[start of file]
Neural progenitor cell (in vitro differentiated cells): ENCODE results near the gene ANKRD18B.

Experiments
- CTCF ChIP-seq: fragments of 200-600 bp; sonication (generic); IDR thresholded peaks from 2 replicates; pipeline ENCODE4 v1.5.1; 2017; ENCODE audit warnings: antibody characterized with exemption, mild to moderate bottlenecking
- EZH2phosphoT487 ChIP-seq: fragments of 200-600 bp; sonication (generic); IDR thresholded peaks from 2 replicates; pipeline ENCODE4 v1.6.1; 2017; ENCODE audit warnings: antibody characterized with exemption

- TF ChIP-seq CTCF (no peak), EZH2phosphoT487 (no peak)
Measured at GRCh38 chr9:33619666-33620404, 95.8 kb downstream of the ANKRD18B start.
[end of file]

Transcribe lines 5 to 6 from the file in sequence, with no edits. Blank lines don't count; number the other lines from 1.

- TF ChIP-seq CTCF (no peak), EZH2phosphoT487 (no peak)
Measured at GRCh38 chr9:33619666-33620404, 95.8 kb downstream of the ANKRD18B start.